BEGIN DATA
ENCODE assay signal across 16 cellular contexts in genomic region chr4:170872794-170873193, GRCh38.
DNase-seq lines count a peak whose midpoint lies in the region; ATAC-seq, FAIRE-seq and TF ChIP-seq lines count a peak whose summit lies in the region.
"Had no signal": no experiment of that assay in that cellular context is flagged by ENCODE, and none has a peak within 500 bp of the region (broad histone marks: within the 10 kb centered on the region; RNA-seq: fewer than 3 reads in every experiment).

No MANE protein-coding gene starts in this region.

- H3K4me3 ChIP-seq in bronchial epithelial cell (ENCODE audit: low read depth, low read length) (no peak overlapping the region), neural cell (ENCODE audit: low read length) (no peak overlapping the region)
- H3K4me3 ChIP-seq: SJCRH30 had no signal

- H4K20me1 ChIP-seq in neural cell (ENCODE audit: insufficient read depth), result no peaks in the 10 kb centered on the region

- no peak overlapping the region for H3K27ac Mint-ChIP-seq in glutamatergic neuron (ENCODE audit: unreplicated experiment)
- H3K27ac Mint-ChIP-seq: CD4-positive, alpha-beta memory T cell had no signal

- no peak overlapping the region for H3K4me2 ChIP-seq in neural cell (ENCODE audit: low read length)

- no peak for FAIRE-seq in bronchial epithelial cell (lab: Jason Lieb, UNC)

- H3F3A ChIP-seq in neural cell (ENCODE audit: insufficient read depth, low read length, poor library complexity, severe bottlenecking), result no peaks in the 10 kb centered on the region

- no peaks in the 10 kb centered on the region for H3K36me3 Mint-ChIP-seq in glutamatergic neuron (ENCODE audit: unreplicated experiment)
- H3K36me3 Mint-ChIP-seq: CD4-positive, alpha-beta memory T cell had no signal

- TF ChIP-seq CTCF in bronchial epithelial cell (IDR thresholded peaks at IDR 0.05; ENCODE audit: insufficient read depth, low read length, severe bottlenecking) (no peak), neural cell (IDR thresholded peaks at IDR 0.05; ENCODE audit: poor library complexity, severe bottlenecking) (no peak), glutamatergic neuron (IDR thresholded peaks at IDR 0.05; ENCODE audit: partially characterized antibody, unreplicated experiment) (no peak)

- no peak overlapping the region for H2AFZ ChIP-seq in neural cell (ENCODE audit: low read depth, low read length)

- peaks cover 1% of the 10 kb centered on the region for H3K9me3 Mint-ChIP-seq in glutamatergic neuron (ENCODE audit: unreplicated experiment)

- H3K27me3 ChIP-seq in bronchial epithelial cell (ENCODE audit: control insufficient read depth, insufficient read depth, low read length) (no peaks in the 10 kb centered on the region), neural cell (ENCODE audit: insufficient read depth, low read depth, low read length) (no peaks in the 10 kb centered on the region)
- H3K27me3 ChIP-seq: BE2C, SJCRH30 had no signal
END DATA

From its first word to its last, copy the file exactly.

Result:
ENCODE assay signal across 16 cellular contexts in genomic region chr4:170872794-170873193, GRCh38.
DNase-seq lines count a peak whose midpoint lies in the region; ATAC-seq, FAIRE-seq and TF ChIP-seq lines count a peak whose summit lies in the region.
"Had no signal": no experiment of that assay in that cellular context is flagged by ENCODE, and none has a peak within 500 bp of the region (broad histone marks: within the 10 kb centered on the region; RNA-seq: fewer than 3 reads in every experiment).

No MANE protein-coding gene starts in this region.

- H3K4me3 ChIP-seq in bronchial epithelial cell (ENCODE audit: low read depth, low read length) (no peak overlapping the region), neural cell (ENCODE audit: low read length) (no peak overlapping the region)
- H3K4me3 ChIP-seq: SJCRH30 had no signal

- H4K20me1 ChIP-seq in neural cell (ENCODE audit: insufficient read depth), result no peaks in the 10 kb centered on the region

- no peak overlapping the region for H3K27ac Mint-ChIP-seq in glutamatergic neuron (ENCODE audit: unreplicated experiment)
- H3K27ac Mint-ChIP-seq: CD4-positive, alpha-beta memory T cell had no signal

- no peak overlapping the region for H3K4me2 ChIP-seq in neural cell (ENCODE audit: low read length)

- no peak for FAIRE-seq in bronchial epithelial cell (lab: Jason Lieb, UNC)

- H3F3A ChIP-seq in neural cell (ENCODE audit: insufficient read depth, low read length, poor library complexity, severe bottlenecking), result no peaks in the 10 kb centered on the region

- no peaks in the 10 kb centered on the region for H3K36me3 Mint-ChIP-seq in glutamatergic neuron (ENCODE audit: unreplicated experiment)
- H3K36me3 Mint-ChIP-seq: CD4-positive, alpha-beta memory T cell had no signal

- TF ChIP-seq CTCF in bronchial epithelial cell (IDR thresholded peaks at IDR 0.05; ENCODE audit: insufficient read depth, low read length, severe bottlenecking) (no peak), neural cell (IDR thresholded peaks at IDR 0.05; ENCODE audit: poor library complexity, severe bottlenecking) (no peak), glutamatergic neuron (IDR thresholded peaks at IDR 0.05; ENCODE audit: partially characterized antibody, unreplicated experiment) (no peak)

- no peak overlapping the region for H2AFZ ChIP-seq in neural cell (ENCODE audit: low read depth, low read length)

- peaks cover 1% of the 10 kb centered on the region for H3K9me3 Mint-ChIP-seq in glutamatergic neuron (ENCODE audit: unreplicated experiment)

- H3K27me3 ChIP-seq in bronchial epithelial cell (ENCODE audit: control insufficient read depth, insufficient read depth, low read length) (no peaks in the 10 kb centered on the region), neural cell (ENCODE audit: insufficient read depth, low read depth, low read length) (no peaks in the 10 kb centered on the region)
- H3K27me3 ChIP-seq: BE2C, SJCRH30 had no signal